The Beauty of the House of God
Psalm 84:1-12
How amiable are your tabernacles, O LORD of hosts!…

I. WHEREIN LIES THE BEAUTY OF THE HOUSE OF GOD? It does not consist in mere outward loveliness. In proportion as one learns to worship God in the spirit he becomes unconcerned about the particular architecture of the building. As a piece of workmanship he may admire it as much as any, but as a place of worship it possesses no more charm than the country barn devoted on the Lord's Day to the preaching of the Gospel. I fear that in the present day reverence for mere bricks and mortar is becoming a very fashionable error. Beauty of design in the sanctuary walls is thought more of than beauty of holiness in sanctuary worship. This is the result of a religion that goes no deeper than the eye sees. But to the man educated of God, mere external symmetry will be powerless to evoke the psalmist's exclamation of "how amiable are Thy tabernacles." He wants something more. Something that touches the inner springs of the soul. A house of God without worship is a fiction and a lie.

II. WHEN THIS BEAUTY IS MOST SEEN. The amiability of God's tabernacle is not always equally perceived. There are times when we are led to utter the words of our text with a deeper emphasis than usual. Seasons when an unprecedented glory fills the house. I will just mention a few times when God's house seems to possess a charm almost beyond description. Certainly we must place first on the list the few Sabbaths immediately following conversion. What a blessed freshness there is about the worship then; it is something so new, so different to any joy experienced before that its very novelty lends enchantment. The beauty of the sanctuary is also wonderful when there is that in the service specially suited go our present experience.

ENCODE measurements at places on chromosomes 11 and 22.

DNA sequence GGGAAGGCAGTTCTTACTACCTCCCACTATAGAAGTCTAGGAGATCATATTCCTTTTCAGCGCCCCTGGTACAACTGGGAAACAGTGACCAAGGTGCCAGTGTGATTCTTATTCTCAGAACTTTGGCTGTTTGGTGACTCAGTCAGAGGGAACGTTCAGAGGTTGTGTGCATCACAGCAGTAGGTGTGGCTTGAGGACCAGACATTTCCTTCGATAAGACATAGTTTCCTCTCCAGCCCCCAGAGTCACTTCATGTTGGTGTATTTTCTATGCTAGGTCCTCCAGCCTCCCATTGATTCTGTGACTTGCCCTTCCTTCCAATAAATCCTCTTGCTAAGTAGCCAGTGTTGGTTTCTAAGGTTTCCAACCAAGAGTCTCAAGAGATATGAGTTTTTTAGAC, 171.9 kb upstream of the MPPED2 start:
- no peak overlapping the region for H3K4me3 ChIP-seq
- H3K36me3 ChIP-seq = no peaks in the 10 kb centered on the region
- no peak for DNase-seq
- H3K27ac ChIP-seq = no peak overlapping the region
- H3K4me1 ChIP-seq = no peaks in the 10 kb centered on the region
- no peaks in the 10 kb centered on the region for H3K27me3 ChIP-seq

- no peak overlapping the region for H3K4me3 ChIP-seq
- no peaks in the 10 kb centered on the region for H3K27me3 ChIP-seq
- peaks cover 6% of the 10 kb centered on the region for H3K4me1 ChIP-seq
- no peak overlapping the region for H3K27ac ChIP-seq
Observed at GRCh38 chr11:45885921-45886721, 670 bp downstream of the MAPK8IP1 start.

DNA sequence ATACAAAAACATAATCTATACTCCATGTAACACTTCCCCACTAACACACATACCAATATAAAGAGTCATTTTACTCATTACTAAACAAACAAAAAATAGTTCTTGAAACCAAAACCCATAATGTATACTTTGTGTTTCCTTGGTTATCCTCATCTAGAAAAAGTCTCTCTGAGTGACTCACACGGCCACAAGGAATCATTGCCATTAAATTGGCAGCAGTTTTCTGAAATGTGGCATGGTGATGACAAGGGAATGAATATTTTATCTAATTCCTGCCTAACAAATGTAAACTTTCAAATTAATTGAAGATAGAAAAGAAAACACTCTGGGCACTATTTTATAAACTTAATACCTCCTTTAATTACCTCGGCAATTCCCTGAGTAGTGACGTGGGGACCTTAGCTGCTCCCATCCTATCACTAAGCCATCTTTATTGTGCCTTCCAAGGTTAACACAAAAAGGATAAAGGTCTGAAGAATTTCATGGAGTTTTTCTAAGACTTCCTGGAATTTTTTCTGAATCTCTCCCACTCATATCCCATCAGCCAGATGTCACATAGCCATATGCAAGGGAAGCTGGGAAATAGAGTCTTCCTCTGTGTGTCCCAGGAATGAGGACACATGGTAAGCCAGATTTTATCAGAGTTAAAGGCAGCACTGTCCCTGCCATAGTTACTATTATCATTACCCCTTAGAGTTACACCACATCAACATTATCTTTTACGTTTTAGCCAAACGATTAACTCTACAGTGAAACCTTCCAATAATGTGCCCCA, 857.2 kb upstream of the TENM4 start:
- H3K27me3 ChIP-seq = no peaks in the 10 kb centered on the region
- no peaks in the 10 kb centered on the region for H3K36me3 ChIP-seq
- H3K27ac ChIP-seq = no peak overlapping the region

III. THE EXTENT TO WHICH THE BEAUTY IS APPRECIATED, AND THE ONLY MAN WHO CAN APPRECIATE IT AT ALL. The first word of the text gives us an idea of the extent of David's appreciation, and well may the verse close with a note of admiration. The psalmist felt that it was impossible to tell in words the beauty of the place. He could but exclaim "how amiable" and leave it for hearts which have felt the same to fathom the depths of the word. This we know, however, that in his eyes the tabernacle made of skins outshone in beauty all the silken tents of luxury and sin, and one day in its Courts was worth more to him than a thousand spent elsewhere. The "how" defies all measurement and description. The only man who can behold this beauty is also learnt from one word — the little word "thy." It was because the tabernacle was God's that its beauty appeared so great. Now, no alien from God can find a joy in anything because it is God's. He who loves not a person can never see a beauty in that person's house simply because it is his. Affection for the inhabitant must precede love for the habitation.

(A. G. Brown.)

Parallel Verses
KJV: {To the chief Musician upon Gittith, A Psalm for the sons of Korah.} How amiable are thy tabernacles, O LORD of hosts!

WEB: How lovely are your dwellings, Yahweh of Armies!

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